Activate Learning champions Women and Girls in Science

10 February, 2021

On 11 February 2021, the sixth International Day of Women and Girls in Science Assembly will be held at the United Nations Headquarters virtually.

This year’s topic is women scientists at the forefront of the fight against COVID-19, focusing on women researchers in different stages of the fight against COVID-19 and on the impact the pandemic has had on the gender gap in science.

We spoke to some of our female employer partners and students working and learning in this exciting field to tell us more about their experiences.

Alice Newman – employer partner

Alice is one of our employer partners at Reading Scientific Services. She told us why she chose a career in chemistry:

“I had always been good at science at school and found it really interesting, which is why I chose A Levels in chemistry, maths and physics. I wasn’t sure initially what I wanted to study at university (and ended up applying for five different STEM courses).

Having attended the Chemistry Open Day at the University of Surrey, I knew this was the subject for me (they made ice cream with liquid nitrogen).

​Studying chemistry was challenging, enjoyable, frustrating and rewarding, but I knew this was the choice for me as I enjoyed learning new things and loved finding out how things worked. Chemistry can also lead into lots of different areas such as food science, pharmaceuticals and forensics.​”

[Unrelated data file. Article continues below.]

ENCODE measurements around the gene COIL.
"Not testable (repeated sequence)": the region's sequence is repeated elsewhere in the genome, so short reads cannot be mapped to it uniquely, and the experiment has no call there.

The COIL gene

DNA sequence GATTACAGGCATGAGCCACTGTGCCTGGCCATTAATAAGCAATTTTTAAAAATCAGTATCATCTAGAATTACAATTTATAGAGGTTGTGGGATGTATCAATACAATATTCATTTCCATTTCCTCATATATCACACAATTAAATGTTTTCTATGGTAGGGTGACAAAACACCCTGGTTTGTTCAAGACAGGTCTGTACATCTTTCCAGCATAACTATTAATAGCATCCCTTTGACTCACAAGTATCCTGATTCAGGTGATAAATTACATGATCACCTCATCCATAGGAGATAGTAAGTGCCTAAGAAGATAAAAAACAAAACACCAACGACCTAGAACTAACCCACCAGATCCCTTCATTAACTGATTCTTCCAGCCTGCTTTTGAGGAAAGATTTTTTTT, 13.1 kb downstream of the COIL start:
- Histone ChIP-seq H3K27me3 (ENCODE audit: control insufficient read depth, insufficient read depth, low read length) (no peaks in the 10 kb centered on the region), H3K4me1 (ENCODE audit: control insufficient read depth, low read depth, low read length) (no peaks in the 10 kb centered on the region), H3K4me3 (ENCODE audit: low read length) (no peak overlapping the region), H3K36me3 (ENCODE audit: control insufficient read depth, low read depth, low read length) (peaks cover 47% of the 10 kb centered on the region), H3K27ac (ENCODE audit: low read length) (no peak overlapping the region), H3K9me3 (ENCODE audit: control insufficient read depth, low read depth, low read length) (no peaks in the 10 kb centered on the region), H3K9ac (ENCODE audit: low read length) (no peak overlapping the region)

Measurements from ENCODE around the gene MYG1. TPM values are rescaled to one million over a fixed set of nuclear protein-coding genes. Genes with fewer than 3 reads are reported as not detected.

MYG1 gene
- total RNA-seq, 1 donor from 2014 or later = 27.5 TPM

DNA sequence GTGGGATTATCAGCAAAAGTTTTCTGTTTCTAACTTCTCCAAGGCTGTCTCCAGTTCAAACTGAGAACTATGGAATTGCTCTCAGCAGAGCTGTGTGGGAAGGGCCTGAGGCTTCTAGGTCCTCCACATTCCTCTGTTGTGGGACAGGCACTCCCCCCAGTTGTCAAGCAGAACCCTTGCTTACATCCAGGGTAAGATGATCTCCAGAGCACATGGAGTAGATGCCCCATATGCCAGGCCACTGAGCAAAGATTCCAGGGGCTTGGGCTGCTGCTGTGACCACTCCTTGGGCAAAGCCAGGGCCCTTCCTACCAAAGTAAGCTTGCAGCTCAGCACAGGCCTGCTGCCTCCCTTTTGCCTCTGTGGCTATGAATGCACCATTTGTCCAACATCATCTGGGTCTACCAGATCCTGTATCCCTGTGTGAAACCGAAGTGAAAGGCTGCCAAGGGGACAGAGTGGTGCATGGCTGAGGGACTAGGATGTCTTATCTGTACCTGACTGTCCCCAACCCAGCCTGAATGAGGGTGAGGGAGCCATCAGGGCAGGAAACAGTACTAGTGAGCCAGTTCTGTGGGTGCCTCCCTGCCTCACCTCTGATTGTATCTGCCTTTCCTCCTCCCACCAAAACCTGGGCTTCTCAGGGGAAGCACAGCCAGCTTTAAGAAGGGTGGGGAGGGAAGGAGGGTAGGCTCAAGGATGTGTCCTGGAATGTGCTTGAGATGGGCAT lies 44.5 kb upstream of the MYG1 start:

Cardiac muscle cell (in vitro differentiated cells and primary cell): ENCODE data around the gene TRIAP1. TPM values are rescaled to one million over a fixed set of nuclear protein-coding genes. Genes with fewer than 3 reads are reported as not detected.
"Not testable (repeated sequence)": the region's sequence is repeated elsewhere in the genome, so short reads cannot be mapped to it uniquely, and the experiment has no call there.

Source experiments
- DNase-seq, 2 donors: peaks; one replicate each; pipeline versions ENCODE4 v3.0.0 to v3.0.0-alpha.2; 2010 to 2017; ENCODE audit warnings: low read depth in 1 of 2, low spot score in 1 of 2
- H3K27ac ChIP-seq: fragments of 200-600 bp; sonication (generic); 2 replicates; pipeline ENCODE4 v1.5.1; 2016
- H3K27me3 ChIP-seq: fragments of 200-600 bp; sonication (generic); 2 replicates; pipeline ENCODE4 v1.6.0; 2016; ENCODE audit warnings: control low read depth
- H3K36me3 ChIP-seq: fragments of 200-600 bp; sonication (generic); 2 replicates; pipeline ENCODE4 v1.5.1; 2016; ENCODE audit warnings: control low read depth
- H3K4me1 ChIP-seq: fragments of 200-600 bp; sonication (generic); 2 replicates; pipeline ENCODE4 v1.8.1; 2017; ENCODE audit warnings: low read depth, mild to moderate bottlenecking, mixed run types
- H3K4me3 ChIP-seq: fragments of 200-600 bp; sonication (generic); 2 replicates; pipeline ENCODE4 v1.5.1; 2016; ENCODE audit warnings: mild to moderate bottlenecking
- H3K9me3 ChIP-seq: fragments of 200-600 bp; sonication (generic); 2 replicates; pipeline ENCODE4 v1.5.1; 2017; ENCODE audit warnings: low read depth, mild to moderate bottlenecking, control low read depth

Ashley Scott – Royal Electrical and Mechanical Engineers

Ashley or to give her her proper title, LCpl A V Scott​, is part of the Royal Electrical and Mechanical Engineers (REME), the Army’s Corps of Professional engineers. REME works with Activate Learning students in projects including the Craftsmen Cup, providing invaluable experience to our learners.

“When I was a child, I often spent time helping my dad while he was tinkering on his own cars. This is probably where my interest in STEM began. Since then, I have always enjoyed figuring out how things work and working with my hands, so a career in mechanics was an obvious choice for me.

“Another aspect of why I chose a career in STEM is that these sectors are always going to be needed and looking to the future there will always be a career opportunity for me. Currently I am working towards a science degree with the Open University to help broaden my opportunities in other STEM fields.

“Taking a career in STEM is a rewarding and exciting experience, it is something that everyone should honestly consider. Being able to show that this is an open and viable option for women will encourage others to see if it is a suitable option for them​.” ​

Ioana Ouatu – Game Development Level 2 student

Ioana decided to study a STEM subject because “studying and working in STEM means learning about the world around you, finding a new solution to the real-world challenges and play a role in it.

“I’m impressed by the complexity of creative media and gaming development. It is a perfect path for me, the transferable skills that I will learn are exceptionally valuable. Lastly, I believe in gender equality.”​